Over 90% of respondents in a USA Today poll say they’ve been the target of unwanted sexual comments, flashing or worse
No wonder the #MeToo movement took off in Hollywood.
94% of women working in the entertainment industry say that they’ve been the victims of sexual harassment or adult. That jaw dropping figure comes from a recently released poll of 843 women conducted by USA Today in partnership with industry trade groups and the National Sexual Violence Resource Center. The respondents, whose professions ran the gamut from directors to actors and producers, say that they were often preyed on by older, more senior men.
Per the poll, the most common form of sexual harassment experienced (87%) was receiving an unwanted sexual comment, joke or gesture. Large percentages of women also report receiving unwanted touching (69%), with 64% saying that they’ve been asked for sex or to enter a relationship. Smaller, but still significant, numbers of industry females say that they’ve received unwanted sexual photos (39%) and 29% of women report having been flashed at.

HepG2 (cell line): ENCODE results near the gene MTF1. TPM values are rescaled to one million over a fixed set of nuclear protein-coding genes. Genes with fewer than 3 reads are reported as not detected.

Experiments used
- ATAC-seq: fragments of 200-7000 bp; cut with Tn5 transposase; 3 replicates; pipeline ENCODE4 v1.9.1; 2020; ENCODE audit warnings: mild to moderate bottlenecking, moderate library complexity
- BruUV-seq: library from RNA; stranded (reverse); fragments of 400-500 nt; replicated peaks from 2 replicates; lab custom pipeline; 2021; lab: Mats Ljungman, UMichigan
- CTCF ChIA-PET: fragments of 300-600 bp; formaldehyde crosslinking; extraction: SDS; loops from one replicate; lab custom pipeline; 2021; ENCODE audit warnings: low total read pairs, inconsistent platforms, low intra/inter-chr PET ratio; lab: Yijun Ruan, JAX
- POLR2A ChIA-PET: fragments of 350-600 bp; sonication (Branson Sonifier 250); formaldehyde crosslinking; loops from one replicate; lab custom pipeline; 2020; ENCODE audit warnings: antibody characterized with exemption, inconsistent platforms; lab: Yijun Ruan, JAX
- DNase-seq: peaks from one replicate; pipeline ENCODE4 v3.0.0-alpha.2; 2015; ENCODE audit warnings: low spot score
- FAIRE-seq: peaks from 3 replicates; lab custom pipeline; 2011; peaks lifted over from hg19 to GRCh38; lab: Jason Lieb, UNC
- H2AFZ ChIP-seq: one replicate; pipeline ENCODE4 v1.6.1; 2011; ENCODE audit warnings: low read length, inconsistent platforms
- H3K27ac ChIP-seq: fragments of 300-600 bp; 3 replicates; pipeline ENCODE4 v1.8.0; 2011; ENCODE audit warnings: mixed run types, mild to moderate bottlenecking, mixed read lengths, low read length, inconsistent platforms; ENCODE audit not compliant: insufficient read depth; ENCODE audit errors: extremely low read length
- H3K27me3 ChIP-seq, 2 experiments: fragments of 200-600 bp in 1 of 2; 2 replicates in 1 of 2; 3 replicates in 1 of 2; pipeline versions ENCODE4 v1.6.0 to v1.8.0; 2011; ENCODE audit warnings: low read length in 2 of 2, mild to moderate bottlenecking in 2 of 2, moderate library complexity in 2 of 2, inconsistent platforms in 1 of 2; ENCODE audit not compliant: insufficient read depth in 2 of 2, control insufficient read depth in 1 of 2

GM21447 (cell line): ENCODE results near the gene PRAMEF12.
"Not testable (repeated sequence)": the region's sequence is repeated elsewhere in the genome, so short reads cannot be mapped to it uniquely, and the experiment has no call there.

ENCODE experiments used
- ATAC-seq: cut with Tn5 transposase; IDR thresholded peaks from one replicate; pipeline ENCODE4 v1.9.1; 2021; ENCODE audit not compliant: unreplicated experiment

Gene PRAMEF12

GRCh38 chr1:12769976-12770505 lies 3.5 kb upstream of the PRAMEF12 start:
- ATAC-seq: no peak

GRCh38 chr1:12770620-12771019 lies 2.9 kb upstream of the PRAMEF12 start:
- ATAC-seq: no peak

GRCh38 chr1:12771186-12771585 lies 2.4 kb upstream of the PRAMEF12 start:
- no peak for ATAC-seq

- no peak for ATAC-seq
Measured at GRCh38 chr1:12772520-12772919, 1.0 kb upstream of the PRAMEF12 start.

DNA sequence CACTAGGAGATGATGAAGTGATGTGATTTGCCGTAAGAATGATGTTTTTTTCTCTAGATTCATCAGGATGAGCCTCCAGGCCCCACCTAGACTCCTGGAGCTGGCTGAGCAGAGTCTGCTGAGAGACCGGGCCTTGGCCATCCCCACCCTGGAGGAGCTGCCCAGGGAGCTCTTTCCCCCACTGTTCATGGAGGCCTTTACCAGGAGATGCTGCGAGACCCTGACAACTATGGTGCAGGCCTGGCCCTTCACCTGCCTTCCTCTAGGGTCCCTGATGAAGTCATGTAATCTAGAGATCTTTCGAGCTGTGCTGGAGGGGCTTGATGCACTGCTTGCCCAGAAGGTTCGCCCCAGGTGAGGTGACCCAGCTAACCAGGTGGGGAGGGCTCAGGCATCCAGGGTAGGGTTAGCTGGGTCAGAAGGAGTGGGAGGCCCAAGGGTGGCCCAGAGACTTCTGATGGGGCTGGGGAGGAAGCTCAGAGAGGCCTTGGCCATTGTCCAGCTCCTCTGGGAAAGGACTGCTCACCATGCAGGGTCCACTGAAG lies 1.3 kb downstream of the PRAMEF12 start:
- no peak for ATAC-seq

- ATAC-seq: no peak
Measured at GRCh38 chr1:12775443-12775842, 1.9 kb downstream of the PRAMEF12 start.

Despite this, only about 25% of women say they’ve officially reported such sexual misconduct, largely because they’re afraid of retribution. “I have been in a position at events with clients, where either the client or a member of the client’s team has made sexually explicit comments, sexual advances and/or touched my body without consent,” one 40-something publicist told the pollsters. “These assailants seem confident enough to know they can become predators without repercussion.”
Happily, a generational change might spur some change. Millennial women aged 18 to 29 are the most likely to report such actions (35%), though the percentage dips to 20% among 30 to 39-year-old Xennials.
While the high percentage of women survivors is stunning, it’s not that surprising that the entertainment industry boasts so many predators. With some exceptions, entertainment world power brokers are almost exclusively male (ahem). The subjective creative element involved in casting decisions, and the huge pool of attractive female talent drawn to that industry, also gives the senior men disproportionate power. After all, even Hollywood royalty like Gwyneth Paltrow and Salma Hayek have revealed that they’re survivors.
But as no less than entertainment queen and legend Oprah Winfrey has noted: “A new day is on the horizon. And when that new day finally dawns, it will be because of a lot of magnificent women…and some pretty phenomenal men, fighting hard to make sure that they become the leaders who take us to the time when nobody ever has to say “Me Too” again.”
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